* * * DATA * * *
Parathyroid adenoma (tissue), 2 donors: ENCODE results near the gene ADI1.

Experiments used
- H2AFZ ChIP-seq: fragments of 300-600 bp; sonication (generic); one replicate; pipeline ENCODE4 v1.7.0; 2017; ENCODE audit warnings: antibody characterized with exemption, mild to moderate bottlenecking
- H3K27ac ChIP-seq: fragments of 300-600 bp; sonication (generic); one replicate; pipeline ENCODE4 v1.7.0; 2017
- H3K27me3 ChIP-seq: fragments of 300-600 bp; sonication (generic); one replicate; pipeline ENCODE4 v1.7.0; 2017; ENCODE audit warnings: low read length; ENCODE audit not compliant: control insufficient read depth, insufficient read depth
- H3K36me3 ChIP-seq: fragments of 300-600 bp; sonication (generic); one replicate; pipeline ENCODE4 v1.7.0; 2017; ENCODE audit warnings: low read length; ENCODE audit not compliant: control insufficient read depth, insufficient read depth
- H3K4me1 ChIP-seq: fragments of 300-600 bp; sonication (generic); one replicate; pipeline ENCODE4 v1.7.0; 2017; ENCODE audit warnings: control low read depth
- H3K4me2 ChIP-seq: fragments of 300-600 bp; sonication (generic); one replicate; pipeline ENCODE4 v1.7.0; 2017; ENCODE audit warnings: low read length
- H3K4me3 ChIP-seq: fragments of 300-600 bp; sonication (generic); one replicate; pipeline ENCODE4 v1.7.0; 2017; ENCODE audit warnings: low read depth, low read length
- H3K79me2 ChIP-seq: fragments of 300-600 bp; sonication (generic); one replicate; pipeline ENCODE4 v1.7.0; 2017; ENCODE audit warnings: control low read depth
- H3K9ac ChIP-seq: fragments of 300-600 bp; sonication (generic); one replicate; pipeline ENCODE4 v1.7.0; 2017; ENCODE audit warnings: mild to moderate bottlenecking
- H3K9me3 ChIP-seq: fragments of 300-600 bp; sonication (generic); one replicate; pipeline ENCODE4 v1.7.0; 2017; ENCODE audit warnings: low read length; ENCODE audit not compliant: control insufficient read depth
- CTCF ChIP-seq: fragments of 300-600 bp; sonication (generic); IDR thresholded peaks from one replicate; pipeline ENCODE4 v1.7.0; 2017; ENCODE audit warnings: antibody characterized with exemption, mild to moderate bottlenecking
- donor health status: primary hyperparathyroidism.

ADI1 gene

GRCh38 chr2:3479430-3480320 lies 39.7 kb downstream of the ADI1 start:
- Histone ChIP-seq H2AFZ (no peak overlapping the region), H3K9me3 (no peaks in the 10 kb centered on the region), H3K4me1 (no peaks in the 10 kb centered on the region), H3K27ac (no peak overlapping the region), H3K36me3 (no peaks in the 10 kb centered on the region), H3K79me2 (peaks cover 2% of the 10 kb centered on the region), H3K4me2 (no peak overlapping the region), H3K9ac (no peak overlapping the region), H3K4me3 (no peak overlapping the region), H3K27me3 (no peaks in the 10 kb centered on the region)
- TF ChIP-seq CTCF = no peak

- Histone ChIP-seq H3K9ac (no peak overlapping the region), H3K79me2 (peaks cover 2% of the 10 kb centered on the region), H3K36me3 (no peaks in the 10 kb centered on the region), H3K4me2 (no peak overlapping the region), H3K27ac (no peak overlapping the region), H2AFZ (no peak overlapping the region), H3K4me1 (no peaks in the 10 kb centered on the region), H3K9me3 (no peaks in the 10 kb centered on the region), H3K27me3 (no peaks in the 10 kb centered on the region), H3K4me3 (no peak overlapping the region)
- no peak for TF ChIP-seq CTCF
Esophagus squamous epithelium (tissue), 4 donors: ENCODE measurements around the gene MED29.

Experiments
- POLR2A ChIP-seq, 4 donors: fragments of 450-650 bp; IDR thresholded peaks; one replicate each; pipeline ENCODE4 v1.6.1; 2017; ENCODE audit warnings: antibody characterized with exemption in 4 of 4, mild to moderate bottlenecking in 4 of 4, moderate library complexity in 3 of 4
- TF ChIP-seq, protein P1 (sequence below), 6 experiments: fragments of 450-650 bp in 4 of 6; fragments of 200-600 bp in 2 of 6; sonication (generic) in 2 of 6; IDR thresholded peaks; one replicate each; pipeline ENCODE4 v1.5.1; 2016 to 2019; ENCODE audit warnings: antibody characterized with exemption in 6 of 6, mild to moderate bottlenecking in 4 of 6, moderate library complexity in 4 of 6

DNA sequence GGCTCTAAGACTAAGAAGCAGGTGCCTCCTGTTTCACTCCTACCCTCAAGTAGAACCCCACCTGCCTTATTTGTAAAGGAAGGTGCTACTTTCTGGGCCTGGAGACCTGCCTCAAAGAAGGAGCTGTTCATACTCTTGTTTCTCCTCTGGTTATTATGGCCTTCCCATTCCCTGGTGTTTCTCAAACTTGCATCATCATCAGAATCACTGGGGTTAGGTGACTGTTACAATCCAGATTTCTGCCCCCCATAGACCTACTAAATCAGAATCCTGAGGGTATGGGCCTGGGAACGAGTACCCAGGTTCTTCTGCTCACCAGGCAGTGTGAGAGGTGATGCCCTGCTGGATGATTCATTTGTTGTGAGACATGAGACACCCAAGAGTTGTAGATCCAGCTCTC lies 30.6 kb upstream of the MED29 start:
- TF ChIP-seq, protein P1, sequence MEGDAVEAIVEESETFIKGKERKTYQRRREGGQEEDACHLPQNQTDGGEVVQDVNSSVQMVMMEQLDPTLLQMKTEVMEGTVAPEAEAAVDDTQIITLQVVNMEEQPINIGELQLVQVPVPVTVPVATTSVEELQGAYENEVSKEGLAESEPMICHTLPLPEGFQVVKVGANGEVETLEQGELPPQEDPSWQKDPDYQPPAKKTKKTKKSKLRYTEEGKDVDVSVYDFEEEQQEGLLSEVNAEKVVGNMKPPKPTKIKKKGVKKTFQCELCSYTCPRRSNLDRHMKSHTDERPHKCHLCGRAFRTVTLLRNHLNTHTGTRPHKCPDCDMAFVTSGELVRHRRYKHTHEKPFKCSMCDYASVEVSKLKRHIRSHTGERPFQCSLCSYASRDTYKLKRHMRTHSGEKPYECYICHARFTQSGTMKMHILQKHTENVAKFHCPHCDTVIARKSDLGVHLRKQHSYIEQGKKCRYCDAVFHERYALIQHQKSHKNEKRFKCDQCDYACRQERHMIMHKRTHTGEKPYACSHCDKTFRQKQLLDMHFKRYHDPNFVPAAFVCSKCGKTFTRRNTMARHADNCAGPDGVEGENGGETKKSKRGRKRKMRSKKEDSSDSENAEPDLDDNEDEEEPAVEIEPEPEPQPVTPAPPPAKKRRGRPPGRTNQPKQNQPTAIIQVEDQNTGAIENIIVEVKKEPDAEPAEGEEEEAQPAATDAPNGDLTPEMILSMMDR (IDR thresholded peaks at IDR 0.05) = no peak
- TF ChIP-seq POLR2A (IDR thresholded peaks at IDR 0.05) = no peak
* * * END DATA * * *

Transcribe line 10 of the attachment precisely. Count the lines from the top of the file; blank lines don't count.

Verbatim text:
- H3K79me2 ChIP-seq: fragments of 300-600 bp; sonication (generic); one replicate; pipeline ENCODE4 v1.7.0; 2017; ENCODE audit warnings: control low read depth